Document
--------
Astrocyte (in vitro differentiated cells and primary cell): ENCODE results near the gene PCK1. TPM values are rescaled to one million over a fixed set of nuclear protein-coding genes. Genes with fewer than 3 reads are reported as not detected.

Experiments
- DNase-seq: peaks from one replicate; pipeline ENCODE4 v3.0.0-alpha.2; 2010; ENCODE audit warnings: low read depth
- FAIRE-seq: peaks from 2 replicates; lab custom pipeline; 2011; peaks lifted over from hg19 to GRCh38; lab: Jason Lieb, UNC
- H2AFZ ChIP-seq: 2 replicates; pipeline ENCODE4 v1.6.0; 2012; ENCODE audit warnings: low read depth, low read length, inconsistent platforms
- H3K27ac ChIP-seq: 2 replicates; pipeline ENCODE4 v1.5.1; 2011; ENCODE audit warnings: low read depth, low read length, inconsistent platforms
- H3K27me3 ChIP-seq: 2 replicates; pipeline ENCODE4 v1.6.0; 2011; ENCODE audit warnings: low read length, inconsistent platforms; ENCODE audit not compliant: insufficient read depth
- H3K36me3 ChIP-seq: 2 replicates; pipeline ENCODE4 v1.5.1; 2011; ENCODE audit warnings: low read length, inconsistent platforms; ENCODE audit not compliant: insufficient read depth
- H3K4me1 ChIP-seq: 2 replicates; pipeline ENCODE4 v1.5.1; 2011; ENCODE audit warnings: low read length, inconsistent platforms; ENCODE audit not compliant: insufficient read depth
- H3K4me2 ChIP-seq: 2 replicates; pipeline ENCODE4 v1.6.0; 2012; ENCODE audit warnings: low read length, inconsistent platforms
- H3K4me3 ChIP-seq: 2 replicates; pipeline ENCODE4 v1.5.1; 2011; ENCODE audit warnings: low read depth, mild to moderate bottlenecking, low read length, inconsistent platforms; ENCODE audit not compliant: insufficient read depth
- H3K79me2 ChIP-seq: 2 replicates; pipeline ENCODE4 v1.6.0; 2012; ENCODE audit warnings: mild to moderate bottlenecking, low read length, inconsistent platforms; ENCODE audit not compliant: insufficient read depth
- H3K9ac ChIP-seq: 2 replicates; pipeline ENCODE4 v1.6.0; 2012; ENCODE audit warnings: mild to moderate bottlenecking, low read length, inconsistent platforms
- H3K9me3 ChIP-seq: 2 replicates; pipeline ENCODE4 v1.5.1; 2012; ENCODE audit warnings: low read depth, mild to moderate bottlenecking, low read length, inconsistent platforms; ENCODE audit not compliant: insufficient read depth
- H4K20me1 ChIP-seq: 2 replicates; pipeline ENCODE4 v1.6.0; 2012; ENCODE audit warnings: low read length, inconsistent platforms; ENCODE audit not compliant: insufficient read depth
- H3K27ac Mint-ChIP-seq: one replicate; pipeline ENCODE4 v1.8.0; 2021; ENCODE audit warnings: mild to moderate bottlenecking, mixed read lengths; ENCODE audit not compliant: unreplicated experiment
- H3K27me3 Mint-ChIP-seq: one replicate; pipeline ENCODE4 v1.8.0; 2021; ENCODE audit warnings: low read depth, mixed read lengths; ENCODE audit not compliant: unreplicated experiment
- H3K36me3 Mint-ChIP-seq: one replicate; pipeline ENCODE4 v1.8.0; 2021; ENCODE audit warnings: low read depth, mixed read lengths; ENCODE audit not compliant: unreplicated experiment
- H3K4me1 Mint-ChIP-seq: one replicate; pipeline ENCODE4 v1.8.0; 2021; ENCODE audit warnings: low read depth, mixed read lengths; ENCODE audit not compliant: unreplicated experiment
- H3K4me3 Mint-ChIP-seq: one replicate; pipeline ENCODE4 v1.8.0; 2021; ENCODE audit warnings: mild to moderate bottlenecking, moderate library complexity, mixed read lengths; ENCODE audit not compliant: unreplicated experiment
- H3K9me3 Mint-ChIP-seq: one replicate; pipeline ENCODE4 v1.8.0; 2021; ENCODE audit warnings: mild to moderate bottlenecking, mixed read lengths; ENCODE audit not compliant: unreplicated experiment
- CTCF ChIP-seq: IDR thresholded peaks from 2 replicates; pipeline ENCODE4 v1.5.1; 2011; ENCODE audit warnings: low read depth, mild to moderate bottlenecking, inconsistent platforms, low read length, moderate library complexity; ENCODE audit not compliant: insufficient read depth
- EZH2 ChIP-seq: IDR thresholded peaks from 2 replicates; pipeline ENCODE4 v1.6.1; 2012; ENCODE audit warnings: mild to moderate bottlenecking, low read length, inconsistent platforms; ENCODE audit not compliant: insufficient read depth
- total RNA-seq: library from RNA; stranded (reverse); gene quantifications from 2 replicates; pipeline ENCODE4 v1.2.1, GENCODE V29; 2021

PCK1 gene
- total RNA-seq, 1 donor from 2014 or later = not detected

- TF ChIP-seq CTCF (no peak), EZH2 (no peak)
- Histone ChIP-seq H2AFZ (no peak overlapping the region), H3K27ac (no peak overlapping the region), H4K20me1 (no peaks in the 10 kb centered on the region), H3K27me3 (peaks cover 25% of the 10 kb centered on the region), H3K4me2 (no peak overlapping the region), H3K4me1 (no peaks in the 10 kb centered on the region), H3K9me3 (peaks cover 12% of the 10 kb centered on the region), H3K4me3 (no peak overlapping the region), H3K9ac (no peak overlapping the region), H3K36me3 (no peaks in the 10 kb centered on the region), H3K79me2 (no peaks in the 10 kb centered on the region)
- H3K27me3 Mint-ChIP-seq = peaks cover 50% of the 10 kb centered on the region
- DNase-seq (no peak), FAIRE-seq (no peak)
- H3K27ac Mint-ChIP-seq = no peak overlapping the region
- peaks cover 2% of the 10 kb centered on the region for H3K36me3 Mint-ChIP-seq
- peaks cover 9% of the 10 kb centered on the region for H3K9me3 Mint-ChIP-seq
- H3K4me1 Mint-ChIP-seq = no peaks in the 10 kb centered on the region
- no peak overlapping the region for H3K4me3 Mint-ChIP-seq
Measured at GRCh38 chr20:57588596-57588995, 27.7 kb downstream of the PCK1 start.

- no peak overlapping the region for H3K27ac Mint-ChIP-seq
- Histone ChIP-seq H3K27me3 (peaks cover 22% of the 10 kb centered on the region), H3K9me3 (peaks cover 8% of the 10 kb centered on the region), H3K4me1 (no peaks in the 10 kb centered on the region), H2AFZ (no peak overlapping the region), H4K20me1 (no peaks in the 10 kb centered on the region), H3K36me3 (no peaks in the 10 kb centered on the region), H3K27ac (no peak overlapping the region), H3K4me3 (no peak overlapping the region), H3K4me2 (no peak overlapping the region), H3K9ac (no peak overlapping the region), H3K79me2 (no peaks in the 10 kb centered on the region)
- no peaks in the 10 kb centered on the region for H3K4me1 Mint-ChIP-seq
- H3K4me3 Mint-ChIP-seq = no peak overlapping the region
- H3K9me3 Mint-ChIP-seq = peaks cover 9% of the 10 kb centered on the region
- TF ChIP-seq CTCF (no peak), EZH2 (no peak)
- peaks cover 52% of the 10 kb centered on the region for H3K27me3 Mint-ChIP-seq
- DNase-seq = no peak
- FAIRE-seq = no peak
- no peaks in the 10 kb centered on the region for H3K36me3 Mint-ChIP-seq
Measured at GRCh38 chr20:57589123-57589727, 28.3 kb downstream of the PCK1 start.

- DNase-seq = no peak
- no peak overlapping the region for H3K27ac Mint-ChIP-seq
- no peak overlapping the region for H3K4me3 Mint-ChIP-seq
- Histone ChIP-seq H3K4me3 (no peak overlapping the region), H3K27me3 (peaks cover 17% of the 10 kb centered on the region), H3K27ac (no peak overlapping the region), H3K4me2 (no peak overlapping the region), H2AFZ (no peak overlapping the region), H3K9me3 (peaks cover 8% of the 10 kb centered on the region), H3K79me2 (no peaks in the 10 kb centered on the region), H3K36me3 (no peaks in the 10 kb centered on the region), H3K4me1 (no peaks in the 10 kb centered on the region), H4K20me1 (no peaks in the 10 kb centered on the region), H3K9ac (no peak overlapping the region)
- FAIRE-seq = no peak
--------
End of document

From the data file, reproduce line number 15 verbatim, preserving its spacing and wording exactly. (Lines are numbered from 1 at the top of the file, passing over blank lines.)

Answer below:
- H4K20me1 ChIP-seq: 2 replicates; pipeline ENCODE4 v1.6.0; 2012; ENCODE audit warnings: low read length, inconsistent platforms; ENCODE audit not compliant: insufficient read depth